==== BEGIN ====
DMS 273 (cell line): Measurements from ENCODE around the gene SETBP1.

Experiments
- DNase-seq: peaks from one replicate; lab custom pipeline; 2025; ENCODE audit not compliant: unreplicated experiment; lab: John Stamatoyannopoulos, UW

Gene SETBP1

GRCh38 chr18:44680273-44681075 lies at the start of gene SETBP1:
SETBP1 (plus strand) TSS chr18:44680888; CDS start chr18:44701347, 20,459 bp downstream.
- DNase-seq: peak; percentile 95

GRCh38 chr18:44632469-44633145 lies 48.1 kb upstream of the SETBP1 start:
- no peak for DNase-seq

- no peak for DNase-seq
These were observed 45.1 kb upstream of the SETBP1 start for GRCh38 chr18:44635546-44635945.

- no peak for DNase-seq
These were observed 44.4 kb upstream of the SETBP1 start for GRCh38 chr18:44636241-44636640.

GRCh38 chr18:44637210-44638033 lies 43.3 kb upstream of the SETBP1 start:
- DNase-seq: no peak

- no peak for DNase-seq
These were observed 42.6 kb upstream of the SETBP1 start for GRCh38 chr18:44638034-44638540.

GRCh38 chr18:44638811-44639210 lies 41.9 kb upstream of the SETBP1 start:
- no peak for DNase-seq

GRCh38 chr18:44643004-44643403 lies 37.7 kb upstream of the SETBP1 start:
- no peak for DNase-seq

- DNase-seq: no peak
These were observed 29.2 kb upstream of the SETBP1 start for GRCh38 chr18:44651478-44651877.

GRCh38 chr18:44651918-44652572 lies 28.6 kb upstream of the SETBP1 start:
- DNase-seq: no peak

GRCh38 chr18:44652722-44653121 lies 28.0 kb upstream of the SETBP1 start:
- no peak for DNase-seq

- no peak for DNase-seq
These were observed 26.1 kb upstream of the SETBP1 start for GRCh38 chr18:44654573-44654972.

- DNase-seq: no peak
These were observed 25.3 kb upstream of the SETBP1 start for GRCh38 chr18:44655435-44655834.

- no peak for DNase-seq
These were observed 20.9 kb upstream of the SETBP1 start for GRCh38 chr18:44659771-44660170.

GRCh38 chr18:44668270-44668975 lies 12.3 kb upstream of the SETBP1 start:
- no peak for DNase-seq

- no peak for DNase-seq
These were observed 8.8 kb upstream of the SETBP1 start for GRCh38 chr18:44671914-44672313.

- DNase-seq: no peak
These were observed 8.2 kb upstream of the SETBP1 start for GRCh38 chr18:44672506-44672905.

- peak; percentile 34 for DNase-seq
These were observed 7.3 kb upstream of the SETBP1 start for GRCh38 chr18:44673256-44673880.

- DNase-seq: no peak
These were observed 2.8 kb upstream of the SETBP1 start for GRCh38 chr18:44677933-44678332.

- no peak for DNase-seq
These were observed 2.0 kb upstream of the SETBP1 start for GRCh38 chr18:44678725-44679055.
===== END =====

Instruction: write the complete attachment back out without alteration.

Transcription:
DMS 273 (cell line): Measurements from ENCODE around the gene SETBP1.

Experiments
- DNase-seq: peaks from one replicate; lab custom pipeline; 2025; ENCODE audit not compliant: unreplicated experiment; lab: John Stamatoyannopoulos, UW

Gene SETBP1

GRCh38 chr18:44680273-44681075 lies at the start of gene SETBP1:
SETBP1 (plus strand) TSS chr18:44680888; CDS start chr18:44701347, 20,459 bp downstream.
- DNase-seq: peak; percentile 95

GRCh38 chr18:44632469-44633145 lies 48.1 kb upstream of the SETBP1 start:
- no peak for DNase-seq

- no peak for DNase-seq
These were observed 45.1 kb upstream of the SETBP1 start for GRCh38 chr18:44635546-44635945.

- no peak for DNase-seq
These were observed 44.4 kb upstream of the SETBP1 start for GRCh38 chr18:44636241-44636640.

GRCh38 chr18:44637210-44638033 lies 43.3 kb upstream of the SETBP1 start:
- DNase-seq: no peak

- no peak for DNase-seq
These were observed 42.6 kb upstream of the SETBP1 start for GRCh38 chr18:44638034-44638540.

GRCh38 chr18:44638811-44639210 lies 41.9 kb upstream of the SETBP1 start:
- no peak for DNase-seq

GRCh38 chr18:44643004-44643403 lies 37.7 kb upstream of the SETBP1 start:
- no peak for DNase-seq

- DNase-seq: no peak
These were observed 29.2 kb upstream of the SETBP1 start for GRCh38 chr18:44651478-44651877.

GRCh38 chr18:44651918-44652572 lies 28.6 kb upstream of the SETBP1 start:
- DNase-seq: no peak

GRCh38 chr18:44652722-44653121 lies 28.0 kb upstream of the SETBP1 start:
- no peak for DNase-seq

- no peak for DNase-seq
These were observed 26.1 kb upstream of the SETBP1 start for GRCh38 chr18:44654573-44654972.

- DNase-seq: no peak
These were observed 25.3 kb upstream of the SETBP1 start for GRCh38 chr18:44655435-44655834.

- no peak for DNase-seq
These were observed 20.9 kb upstream of the SETBP1 start for GRCh38 chr18:44659771-44660170.

GRCh38 chr18:44668270-44668975 lies 12.3 kb upstream of the SETBP1 start:
- no peak for DNase-seq

- no peak for DNase-seq
These were observed 8.8 kb upstream of the SETBP1 start for GRCh38 chr18:44671914-44672313.

- DNase-seq: no peak
These were observed 8.2 kb upstream of the SETBP1 start for GRCh38 chr18:44672506-44672905.

- peak; percentile 34 for DNase-seq
These were observed 7.3 kb upstream of the SETBP1 start for GRCh38 chr18:44673256-44673880.

- DNase-seq: no peak
These were observed 2.8 kb upstream of the SETBP1 start for GRCh38 chr18:44677933-44678332.

- no peak for DNase-seq
These were observed 2.0 kb upstream of the SETBP1 start for GRCh38 chr18:44678725-44679055.